Italy’s Glaciers At Risk Of Permanent Disappearance Within Decades: Research

The iconic snow-covered peaks of the Italian Alps are facing an imminent and irreversible disappearance, according to recent research

Himalaya Times
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The iconic snow-covered peaks of the Italian Alps are facing an imminent and irreversible disappearance, according to recent research.

Research conducted by the University of Milan, environmental lobby group Greenpeace, and the Italian Glaciological Committee has projected that by 2060, at least 80 percent of Italy's glaciers will vanish. If proven accurate, the repercussions could extend to prolonged and intensified droughts, hurt agriculture in the region, speed up climate change, impact the winter sports industry, and notably alter mountain landscapes.

"It's almost unavoidable that all or most of Italy's glaciers, like the glaciers in many parts of the world, will disappear for good over the next 40 years," said Claudio Smiraglia, a retired glaciologist from the University of Milan who partook in recent high-altitude expeditions to study Italy's glaciers. "There are things we can and should do to slow the process. But the outlook is bleak."

Italy currently has about 900 identified glaciers, though Smiraglia emphasized the thickness and coverage of glaciers over the quantity, citing the example of the Forni Glacier in northern Italy, which he has been studying for 50 years.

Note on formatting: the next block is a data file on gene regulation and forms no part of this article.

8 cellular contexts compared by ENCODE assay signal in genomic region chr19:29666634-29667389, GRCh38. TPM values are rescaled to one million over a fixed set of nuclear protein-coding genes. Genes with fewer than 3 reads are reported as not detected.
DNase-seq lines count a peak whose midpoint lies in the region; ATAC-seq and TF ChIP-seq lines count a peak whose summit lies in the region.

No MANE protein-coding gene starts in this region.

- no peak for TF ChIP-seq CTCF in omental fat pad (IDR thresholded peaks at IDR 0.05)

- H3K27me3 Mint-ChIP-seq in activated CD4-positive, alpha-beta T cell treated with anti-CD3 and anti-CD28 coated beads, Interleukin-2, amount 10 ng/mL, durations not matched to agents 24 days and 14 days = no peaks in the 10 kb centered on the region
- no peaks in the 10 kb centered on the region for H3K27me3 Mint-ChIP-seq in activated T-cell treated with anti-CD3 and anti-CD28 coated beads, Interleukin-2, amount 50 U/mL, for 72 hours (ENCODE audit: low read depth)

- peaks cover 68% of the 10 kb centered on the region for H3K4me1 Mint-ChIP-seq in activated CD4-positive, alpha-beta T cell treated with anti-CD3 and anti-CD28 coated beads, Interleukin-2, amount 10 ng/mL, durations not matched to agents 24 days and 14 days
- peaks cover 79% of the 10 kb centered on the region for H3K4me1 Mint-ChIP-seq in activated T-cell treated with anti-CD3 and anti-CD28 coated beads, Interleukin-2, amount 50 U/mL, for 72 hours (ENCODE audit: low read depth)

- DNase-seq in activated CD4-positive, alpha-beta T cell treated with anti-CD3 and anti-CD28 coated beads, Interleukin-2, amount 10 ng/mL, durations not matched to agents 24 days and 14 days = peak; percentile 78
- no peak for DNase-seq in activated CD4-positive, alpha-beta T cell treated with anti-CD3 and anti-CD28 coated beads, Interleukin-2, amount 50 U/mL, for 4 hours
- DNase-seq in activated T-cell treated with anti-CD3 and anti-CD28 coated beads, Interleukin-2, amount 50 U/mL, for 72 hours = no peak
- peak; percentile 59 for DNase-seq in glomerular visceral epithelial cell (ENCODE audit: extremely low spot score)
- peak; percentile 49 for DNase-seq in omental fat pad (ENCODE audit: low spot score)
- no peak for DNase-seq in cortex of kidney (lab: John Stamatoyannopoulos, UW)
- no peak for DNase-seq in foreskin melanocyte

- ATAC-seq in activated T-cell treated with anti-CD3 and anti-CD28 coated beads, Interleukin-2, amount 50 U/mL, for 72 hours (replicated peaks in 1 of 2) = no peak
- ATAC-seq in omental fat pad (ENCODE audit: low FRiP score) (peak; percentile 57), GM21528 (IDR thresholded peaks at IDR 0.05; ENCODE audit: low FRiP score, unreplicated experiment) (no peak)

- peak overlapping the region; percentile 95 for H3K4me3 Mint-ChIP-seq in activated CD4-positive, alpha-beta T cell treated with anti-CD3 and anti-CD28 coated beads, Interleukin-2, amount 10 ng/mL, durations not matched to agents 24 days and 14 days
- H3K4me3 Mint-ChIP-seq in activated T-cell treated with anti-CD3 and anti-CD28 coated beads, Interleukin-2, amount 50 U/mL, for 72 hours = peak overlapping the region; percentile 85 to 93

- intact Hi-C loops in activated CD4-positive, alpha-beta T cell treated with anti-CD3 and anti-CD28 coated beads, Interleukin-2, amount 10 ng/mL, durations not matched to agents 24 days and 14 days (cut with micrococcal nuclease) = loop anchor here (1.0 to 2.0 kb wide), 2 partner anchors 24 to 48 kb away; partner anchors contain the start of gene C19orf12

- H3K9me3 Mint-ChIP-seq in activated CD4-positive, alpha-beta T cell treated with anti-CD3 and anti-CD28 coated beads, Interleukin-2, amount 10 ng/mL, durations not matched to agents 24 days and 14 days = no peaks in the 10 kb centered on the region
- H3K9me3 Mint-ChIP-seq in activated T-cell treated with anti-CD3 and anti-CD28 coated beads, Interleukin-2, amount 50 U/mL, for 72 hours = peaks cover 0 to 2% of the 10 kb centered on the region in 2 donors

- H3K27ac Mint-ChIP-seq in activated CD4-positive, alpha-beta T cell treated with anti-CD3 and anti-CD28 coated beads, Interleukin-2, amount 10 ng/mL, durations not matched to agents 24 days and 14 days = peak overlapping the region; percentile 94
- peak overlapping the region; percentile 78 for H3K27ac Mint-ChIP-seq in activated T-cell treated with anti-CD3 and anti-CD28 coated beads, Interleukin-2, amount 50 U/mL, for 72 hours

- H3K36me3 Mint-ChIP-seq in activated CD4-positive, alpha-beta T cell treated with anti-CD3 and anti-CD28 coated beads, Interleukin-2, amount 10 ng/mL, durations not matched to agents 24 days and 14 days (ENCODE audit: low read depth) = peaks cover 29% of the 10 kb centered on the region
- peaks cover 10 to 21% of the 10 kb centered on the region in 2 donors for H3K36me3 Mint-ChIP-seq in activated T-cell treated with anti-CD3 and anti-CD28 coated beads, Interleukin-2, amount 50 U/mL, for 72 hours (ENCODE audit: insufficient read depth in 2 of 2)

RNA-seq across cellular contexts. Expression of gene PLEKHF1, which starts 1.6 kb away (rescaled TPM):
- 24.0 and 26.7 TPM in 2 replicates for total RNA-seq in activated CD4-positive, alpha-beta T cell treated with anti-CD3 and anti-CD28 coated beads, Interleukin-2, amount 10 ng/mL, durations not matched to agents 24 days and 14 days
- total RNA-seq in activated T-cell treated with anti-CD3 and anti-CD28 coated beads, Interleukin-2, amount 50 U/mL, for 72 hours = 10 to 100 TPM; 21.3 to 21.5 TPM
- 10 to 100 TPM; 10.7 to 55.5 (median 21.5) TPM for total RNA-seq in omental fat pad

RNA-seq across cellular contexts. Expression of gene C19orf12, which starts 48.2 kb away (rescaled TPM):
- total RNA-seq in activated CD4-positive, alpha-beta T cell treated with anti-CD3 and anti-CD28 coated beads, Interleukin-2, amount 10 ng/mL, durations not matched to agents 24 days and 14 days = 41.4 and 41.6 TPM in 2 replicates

The glacier has been reduced to half its former size, and has split into three smaller glaciers since 2015. "The Forni glacier is much less impressive than it once was," Smiraglia told Xinhua.

"What is left of Italy's glaciers are small. If a 10-square-km glacier is large by Italian standards, there are fewer than five of them left," he added.

Rising global temperatures have negatively impacted Alpine regions for decades, while the last two summers were particularly hard on Italy's mountain regions, given prolonged heatwaves that have hastened glacier melting.

Earlier this month, scientists calculated that the "zero point" was at 5,328 meters above sea level -- a European record, far above Italy's Novara Cameri radio-sounding station, indicating that all of Italy's glaciers, located below this level, were melting.

Research conducted this year by Padua University and the Italian Glaciological Committee showed that the Marmolada Glacier, which partially collapsed last year, has diminished to half its size from 2000 and a quarter of its size from 1900.

In addition to changing mountain landscapes, disappearing glaciers also heighten the probability of droughts, affect local farmers' water supply, and intensify temperature increases.

"It's hard to say which does more damage between the unusually hot summers that melt the glaciers or the warmer and dryer winters that fail to replenish them," Smiraglia said.


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